The most important changes in apartment buildings are likely to be the least appreciated: systems to sanitize surfaces, diffuse viruses and assuage resident fears.
There is an industrywide push to refine and better circulate the air in common areas, elevators and lobbies to reduce the spread of the virus, said Douglas Mass, the president of Cosentini Associates, a building systems engineering firm.
The aim is to raise the ventilation standard to MERV-13, an air-filter rating considered efficient, but not perfect, at capturing airborne viruses. By comparison, your typical window air-conditioner has a MERV-8 rating or lower, and hospitals use so-called HEPA filters above MERV-16. In all cases, most experts agree that there is no substitute for social distancing and face coverings.
Still, the majority of big-city housing stock is too old to support the higher filtration standard, because the thicker filters require more air flow, and only buildings completed in the last 20 years or so can easily make the upgrade, Mr. Mass said. Instead, many buildings are making incremental changes elsewhere, especially in the tight confines of elevators.
Thyssenkrupp Elevator, one of the largest elevator manufacturers, has begun installing air systems that pull in purified air straight from the elevator shaft. In another, the air is treated with ultraviolet light (passengers are not exposed) and hydrogen peroxide that neutralize bacteria, mold and viruses. One model introduces ionized particles into the cab to disinfect the air. The products range from $3,500 to $4,000 per elevator.
They have devised a smartphone app that lets users call an elevator without pressing a call button, and also sell a low-tech alternative: “toe to go,” a foot pedal in lieu of buttons at the base of the elevator.
“These were not on the radar whatsoever,” said Jon Clarine, the company’s head of digital services, noting that Covid accelerated the release of several products. But the speed at which some of these technologies were deployed demands more scrutiny, said William P. Bahnfleth, a professor of architectural engineering at Pennsylvania State University, and chair of the epidemic task force at the American Society of Heating, Refrigerating and Air-Conditioning Engineers.
“It sounds more like marketing to me than science,” he said of some claims about ionization and other products. “The question is, ‘How much risk is there, and how much do these mitigate it?’”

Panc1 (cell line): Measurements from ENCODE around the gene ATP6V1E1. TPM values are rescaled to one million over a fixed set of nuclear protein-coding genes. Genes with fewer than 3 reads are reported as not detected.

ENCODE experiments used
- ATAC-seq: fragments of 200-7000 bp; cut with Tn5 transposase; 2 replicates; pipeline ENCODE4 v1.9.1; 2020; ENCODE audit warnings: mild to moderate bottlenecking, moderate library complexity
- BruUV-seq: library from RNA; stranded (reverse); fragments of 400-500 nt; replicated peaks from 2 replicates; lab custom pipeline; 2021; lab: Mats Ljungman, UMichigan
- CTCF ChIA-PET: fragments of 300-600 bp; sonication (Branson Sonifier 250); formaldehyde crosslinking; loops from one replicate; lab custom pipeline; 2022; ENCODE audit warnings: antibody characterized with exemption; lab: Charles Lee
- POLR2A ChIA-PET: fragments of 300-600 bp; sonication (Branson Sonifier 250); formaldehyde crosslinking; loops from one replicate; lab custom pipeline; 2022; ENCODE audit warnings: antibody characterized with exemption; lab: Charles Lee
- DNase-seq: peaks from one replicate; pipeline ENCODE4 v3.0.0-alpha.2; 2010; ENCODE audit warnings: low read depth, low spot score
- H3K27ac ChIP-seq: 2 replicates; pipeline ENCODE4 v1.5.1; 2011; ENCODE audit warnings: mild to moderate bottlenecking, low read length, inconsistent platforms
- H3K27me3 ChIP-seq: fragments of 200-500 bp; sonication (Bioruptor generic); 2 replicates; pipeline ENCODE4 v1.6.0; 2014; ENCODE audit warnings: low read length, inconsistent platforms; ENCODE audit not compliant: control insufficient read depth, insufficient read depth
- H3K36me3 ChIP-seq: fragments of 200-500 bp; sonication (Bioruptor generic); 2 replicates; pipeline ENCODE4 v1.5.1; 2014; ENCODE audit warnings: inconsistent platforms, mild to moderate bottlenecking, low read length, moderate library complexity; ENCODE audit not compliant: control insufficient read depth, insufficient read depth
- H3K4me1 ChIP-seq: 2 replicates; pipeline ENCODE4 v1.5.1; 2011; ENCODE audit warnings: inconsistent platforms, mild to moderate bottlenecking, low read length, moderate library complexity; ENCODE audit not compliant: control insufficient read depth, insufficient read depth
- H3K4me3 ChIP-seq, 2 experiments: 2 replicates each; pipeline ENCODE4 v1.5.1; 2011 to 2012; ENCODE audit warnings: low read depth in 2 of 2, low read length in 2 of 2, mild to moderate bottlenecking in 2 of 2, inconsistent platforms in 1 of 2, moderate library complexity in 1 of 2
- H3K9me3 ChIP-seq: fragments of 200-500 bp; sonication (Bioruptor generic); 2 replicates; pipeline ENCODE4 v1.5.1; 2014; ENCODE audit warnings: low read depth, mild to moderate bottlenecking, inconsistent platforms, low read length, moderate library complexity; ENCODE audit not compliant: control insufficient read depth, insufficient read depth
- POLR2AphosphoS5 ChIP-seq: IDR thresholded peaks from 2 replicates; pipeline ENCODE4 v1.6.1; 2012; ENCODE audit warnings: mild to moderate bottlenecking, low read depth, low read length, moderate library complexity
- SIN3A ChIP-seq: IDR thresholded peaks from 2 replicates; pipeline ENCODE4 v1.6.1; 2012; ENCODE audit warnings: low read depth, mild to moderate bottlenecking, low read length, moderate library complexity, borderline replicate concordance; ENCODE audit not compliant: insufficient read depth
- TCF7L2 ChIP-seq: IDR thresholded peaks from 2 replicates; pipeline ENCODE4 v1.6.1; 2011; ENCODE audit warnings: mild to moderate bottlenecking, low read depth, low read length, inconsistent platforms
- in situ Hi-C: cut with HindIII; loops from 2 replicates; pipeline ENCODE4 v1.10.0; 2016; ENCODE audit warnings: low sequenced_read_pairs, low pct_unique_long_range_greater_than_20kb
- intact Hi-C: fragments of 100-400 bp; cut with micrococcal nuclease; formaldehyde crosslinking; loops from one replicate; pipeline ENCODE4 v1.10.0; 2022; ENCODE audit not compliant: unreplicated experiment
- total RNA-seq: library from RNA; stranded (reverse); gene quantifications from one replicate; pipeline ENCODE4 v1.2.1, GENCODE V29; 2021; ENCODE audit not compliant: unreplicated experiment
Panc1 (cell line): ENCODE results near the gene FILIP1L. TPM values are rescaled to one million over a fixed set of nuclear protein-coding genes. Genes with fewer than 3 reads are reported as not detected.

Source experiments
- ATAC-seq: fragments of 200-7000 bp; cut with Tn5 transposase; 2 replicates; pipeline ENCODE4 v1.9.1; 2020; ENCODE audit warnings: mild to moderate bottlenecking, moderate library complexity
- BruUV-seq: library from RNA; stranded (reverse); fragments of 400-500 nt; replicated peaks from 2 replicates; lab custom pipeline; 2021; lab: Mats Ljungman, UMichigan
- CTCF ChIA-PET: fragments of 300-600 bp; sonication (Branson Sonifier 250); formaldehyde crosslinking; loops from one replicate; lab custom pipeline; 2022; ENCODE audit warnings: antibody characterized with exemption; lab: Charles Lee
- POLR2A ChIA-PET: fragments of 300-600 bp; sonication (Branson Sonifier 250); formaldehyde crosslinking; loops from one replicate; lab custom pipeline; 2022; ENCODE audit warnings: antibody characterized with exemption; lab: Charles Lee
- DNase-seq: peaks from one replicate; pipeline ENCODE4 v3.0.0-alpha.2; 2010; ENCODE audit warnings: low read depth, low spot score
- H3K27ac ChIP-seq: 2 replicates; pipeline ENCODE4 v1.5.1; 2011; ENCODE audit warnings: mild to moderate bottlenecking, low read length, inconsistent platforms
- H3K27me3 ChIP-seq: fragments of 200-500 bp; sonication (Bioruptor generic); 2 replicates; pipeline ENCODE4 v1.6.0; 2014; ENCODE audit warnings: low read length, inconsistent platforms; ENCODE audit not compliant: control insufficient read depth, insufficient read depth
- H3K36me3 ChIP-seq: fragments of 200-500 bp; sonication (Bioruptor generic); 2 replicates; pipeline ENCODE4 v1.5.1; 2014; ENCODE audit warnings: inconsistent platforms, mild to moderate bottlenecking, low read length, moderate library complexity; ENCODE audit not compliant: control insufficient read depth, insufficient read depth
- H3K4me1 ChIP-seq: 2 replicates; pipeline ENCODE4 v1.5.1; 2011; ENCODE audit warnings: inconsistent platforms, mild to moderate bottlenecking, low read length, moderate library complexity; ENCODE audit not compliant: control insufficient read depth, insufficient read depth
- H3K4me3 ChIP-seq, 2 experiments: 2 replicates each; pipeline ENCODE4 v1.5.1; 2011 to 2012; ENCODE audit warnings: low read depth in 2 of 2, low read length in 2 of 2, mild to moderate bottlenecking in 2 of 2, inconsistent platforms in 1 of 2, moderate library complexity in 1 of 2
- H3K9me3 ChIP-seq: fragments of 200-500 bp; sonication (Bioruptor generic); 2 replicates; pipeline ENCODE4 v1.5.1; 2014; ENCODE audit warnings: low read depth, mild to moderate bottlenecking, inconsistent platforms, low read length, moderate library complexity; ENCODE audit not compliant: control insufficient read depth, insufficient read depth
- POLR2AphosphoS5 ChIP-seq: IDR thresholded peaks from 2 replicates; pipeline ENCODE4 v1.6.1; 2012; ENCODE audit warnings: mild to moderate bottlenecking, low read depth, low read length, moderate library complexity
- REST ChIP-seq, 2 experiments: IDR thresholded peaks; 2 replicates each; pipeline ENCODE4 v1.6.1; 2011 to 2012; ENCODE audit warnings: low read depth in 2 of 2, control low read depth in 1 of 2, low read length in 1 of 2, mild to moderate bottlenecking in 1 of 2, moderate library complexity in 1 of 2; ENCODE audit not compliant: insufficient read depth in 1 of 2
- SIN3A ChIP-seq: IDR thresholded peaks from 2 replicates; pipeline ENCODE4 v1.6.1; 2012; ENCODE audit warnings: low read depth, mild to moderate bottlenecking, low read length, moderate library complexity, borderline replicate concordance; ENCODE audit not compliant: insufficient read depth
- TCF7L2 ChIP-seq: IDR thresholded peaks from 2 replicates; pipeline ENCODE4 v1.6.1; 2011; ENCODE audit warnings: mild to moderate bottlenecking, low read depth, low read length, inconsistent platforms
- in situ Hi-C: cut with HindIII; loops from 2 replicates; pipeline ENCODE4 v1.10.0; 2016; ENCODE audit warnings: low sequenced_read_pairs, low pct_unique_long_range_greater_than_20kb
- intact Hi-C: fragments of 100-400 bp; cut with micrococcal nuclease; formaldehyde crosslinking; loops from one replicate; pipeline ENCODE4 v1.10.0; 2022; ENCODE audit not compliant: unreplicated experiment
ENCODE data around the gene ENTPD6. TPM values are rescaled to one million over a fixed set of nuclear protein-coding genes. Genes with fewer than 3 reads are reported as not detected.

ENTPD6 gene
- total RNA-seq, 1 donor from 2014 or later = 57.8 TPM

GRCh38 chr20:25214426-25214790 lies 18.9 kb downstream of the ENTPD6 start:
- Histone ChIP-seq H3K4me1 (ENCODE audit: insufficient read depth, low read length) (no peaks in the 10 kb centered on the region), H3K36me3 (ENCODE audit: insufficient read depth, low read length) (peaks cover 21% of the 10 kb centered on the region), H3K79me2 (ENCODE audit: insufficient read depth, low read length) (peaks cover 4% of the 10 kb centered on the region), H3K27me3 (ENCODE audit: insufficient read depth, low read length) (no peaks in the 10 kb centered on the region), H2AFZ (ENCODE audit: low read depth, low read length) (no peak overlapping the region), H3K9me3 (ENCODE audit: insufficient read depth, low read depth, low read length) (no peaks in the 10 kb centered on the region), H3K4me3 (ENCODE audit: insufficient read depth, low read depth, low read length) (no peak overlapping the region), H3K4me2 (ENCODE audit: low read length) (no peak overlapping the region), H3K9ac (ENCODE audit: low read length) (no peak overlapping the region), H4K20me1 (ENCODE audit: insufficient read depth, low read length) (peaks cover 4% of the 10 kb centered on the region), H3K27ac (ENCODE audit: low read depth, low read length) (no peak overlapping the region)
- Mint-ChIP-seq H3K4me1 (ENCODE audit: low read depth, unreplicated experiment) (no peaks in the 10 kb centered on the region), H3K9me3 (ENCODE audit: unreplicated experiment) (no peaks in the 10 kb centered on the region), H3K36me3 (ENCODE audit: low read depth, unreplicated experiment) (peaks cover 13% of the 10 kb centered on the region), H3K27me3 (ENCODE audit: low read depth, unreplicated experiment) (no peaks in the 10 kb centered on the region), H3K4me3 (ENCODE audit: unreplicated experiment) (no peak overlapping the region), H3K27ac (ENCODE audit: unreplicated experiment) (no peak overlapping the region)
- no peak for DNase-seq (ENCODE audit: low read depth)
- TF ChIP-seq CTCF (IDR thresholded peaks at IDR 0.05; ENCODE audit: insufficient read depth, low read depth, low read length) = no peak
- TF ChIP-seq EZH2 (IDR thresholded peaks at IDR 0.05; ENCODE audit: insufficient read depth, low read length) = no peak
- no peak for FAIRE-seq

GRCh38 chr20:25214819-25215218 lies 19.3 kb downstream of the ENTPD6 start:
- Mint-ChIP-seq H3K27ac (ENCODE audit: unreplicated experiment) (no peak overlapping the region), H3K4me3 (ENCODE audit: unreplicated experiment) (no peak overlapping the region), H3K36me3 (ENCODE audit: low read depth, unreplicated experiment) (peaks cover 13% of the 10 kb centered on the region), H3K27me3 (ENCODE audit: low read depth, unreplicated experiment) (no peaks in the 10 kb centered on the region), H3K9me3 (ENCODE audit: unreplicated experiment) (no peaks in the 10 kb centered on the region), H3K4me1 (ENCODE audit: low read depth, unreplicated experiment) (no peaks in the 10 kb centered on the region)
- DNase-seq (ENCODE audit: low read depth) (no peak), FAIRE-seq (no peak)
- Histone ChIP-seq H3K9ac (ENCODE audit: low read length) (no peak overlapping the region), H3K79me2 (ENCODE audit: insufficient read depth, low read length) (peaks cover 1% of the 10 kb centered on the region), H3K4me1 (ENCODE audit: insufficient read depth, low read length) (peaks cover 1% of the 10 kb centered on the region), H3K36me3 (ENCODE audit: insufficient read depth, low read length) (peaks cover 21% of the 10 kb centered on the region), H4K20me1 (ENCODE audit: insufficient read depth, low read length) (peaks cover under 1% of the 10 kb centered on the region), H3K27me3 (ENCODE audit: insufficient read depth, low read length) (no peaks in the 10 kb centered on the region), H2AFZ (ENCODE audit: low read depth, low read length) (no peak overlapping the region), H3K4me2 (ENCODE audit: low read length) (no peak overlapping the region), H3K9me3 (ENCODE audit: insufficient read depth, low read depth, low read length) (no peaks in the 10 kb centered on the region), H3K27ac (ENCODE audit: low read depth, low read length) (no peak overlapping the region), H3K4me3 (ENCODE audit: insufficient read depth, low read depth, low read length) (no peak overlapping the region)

They are nevertheless in demand. Adam Berenson, the vice president of Dermer Management, a property management company, just installed a similar ultraviolet-light system for $5,000 in the elevator of a prewar co-op in SoHo. Many of the loft apartments open directly to the elevator, and residents were concerned with lobby air seeping into their space.
“I don’t think Covid is going away anytime soon,” he said. “And I also don’t believe that this is going to be the last one.”
And don’t be surprised to see building staff donning what look like the proton packs from “Ghostbusters.” More commonly seen in hospital settings, building managers are beginning to use electrostatic sprayers, a battery-operated pack and fogger that positively charges the particles of a liquid disinfectant to coat surfaces more evenly.
Alex Elkin, the owner of Eastbound Construction based in TriBeCa, has begun using the foggers in high-traffic areas like package rooms, gyms and bike storage. It’s an incremental part of the new normal, he said, but he has reservations. Without regular maintenance or application, many of these additions are ineffective, he said, and even the best regimens should not instill absolute confidence.
Without proper precautions, he said, “the reality is none of these things is going to protect you if you’re sitting two feet away from someone.”
Developers have used deluxe amenities to help justify shrinking apartments and record prices in recent years, and now millions of square feet of residential spas, lounges and playrooms are collecting dust, because of state restrictions or resident trepidation.
“Post-pandemic, everything has changed,” said Rebeca Park, the lifestyle director with Extell, a prolific condo developer in New York.